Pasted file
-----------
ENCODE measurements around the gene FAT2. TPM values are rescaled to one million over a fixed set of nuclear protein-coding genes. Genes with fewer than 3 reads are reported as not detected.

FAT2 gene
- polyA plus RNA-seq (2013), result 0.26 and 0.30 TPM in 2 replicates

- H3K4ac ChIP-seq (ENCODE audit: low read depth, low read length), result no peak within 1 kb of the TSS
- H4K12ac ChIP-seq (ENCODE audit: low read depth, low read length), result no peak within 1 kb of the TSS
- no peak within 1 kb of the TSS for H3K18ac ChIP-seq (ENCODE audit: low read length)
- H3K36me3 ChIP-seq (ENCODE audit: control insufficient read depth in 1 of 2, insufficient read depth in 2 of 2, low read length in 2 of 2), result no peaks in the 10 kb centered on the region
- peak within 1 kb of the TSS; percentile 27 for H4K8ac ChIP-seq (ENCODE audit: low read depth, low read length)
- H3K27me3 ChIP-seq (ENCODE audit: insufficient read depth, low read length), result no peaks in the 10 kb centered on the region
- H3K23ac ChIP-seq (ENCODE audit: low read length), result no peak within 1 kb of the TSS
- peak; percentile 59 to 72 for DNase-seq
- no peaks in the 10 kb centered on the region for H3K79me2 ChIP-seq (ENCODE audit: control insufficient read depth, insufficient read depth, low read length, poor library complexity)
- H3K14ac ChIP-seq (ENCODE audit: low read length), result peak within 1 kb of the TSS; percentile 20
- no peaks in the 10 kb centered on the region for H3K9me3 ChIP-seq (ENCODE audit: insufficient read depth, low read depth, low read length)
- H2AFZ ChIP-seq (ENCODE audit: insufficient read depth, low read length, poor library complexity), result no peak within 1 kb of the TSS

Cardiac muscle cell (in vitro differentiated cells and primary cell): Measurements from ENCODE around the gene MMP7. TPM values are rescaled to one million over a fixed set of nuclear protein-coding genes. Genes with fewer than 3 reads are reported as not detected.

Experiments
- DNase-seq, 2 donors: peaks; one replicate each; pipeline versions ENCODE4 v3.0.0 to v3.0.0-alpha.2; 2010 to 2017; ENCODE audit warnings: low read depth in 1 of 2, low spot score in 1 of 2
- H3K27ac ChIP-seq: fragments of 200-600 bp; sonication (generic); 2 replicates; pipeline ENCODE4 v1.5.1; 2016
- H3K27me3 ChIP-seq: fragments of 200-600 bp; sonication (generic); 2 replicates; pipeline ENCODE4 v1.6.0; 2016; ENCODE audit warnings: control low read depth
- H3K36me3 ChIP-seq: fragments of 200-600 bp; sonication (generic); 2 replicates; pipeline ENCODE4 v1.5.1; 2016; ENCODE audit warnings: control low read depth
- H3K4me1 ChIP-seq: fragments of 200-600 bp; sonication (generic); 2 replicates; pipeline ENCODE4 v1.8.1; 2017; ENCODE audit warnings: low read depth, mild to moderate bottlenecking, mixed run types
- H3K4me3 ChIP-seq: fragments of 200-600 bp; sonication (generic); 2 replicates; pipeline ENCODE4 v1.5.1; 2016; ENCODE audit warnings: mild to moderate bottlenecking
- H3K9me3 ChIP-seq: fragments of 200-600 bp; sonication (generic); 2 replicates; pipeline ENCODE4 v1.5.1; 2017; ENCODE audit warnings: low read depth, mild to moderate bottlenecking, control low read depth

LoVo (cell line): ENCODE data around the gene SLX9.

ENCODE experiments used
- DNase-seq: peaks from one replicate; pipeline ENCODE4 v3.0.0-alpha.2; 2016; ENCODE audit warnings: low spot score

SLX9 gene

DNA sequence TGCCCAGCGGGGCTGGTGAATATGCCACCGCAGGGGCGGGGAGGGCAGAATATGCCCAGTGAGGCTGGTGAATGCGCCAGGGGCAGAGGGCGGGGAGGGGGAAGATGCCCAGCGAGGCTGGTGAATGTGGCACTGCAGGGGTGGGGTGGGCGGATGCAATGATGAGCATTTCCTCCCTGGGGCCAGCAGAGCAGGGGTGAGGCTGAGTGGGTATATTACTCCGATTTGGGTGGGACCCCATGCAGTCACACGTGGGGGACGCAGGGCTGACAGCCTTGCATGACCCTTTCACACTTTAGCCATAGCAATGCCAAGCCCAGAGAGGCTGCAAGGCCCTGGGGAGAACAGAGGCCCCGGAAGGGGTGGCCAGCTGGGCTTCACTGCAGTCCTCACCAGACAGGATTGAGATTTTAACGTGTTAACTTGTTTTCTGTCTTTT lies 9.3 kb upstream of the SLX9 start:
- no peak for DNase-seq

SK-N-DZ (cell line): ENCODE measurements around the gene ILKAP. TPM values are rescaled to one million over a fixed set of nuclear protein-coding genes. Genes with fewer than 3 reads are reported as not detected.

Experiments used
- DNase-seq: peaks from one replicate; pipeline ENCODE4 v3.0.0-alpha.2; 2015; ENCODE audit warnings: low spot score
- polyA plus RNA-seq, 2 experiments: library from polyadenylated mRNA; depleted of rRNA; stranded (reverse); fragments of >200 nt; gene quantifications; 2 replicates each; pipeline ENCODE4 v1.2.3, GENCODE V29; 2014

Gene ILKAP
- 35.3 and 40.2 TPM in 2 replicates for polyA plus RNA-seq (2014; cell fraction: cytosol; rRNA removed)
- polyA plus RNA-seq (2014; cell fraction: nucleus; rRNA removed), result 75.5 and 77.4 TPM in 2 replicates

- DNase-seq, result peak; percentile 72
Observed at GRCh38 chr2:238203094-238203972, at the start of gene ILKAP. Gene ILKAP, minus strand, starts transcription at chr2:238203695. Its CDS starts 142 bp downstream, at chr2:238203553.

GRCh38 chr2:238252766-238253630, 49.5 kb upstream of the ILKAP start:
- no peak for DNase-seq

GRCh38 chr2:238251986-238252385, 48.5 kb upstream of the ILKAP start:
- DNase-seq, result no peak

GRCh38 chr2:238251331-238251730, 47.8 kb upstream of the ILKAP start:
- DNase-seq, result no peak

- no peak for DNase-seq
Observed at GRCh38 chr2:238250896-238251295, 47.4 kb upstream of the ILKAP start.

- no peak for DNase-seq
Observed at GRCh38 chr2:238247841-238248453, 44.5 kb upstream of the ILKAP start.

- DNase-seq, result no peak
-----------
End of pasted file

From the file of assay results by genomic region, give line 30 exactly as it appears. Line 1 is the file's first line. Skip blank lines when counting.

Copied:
- no peak for DNase-seq